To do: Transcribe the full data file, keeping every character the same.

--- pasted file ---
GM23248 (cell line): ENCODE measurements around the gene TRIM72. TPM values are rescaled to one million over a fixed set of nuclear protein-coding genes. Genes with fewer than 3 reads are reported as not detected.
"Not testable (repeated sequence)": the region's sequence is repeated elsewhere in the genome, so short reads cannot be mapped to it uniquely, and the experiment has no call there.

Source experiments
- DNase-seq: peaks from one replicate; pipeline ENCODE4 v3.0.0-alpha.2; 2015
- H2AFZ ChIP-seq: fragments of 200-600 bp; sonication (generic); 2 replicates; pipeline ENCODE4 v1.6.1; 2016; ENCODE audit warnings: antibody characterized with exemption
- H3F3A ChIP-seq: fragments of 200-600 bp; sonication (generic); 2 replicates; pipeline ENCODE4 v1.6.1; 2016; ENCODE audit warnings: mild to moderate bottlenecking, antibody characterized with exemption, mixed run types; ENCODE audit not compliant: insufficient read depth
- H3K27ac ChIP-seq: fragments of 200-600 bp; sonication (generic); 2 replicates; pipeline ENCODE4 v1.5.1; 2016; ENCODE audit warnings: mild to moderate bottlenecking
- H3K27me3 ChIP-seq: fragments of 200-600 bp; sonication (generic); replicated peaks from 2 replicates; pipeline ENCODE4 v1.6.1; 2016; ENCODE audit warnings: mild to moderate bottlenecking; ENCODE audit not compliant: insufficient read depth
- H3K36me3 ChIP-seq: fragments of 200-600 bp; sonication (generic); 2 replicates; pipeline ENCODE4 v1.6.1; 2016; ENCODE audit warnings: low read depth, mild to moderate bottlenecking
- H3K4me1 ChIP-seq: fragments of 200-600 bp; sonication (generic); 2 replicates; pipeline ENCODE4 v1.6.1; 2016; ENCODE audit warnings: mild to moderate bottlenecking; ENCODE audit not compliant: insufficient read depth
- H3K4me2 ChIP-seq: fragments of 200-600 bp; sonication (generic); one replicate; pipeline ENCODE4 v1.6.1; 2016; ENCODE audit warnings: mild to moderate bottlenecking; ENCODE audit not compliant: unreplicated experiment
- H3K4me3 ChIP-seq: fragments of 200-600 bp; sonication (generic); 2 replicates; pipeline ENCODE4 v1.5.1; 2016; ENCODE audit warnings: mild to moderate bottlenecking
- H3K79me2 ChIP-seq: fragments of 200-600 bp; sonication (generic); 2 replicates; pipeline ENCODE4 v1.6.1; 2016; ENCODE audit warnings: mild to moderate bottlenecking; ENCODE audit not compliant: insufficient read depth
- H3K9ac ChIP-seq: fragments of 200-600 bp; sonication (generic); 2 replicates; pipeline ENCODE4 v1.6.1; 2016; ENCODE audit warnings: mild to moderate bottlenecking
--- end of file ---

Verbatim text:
GM23248 (cell line): ENCODE measurements around the gene TRIM72. TPM values are rescaled to one million over a fixed set of nuclear protein-coding genes. Genes with fewer than 3 reads are reported as not detected.
"Not testable (repeated sequence)": the region's sequence is repeated elsewhere in the genome, so short reads cannot be mapped to it uniquely, and the experiment has no call there.

Source experiments
- DNase-seq: peaks from one replicate; pipeline ENCODE4 v3.0.0-alpha.2; 2015
- H2AFZ ChIP-seq: fragments of 200-600 bp; sonication (generic); 2 replicates; pipeline ENCODE4 v1.6.1; 2016; ENCODE audit warnings: antibody characterized with exemption
- H3F3A ChIP-seq: fragments of 200-600 bp; sonication (generic); 2 replicates; pipeline ENCODE4 v1.6.1; 2016; ENCODE audit warnings: mild to moderate bottlenecking, antibody characterized with exemption, mixed run types; ENCODE audit not compliant: insufficient read depth
- H3K27ac ChIP-seq: fragments of 200-600 bp; sonication (generic); 2 replicates; pipeline ENCODE4 v1.5.1; 2016; ENCODE audit warnings: mild to moderate bottlenecking
- H3K27me3 ChIP-seq: fragments of 200-600 bp; sonication (generic); replicated peaks from 2 replicates; pipeline ENCODE4 v1.6.1; 2016; ENCODE audit warnings: mild to moderate bottlenecking; ENCODE audit not compliant: insufficient read depth
- H3K36me3 ChIP-seq: fragments of 200-600 bp; sonication (generic); 2 replicates; pipeline ENCODE4 v1.6.1; 2016; ENCODE audit warnings: low read depth, mild to moderate bottlenecking
- H3K4me1 ChIP-seq: fragments of 200-600 bp; sonication (generic); 2 replicates; pipeline ENCODE4 v1.6.1; 2016; ENCODE audit warnings: mild to moderate bottlenecking; ENCODE audit not compliant: insufficient read depth
- H3K4me2 ChIP-seq: fragments of 200-600 bp; sonication (generic); one replicate; pipeline ENCODE4 v1.6.1; 2016; ENCODE audit warnings: mild to moderate bottlenecking; ENCODE audit not compliant: unreplicated experiment
- H3K4me3 ChIP-seq: fragments of 200-600 bp; sonication (generic); 2 replicates; pipeline ENCODE4 v1.5.1; 2016; ENCODE audit warnings: mild to moderate bottlenecking
- H3K79me2 ChIP-seq: fragments of 200-600 bp; sonication (generic); 2 replicates; pipeline ENCODE4 v1.6.1; 2016; ENCODE audit warnings: mild to moderate bottlenecking; ENCODE audit not compliant: insufficient read depth
- H3K9ac ChIP-seq: fragments of 200-600 bp; sonication (generic); 2 replicates; pipeline ENCODE4 v1.6.1; 2016; ENCODE audit warnings: mild to moderate bottlenecking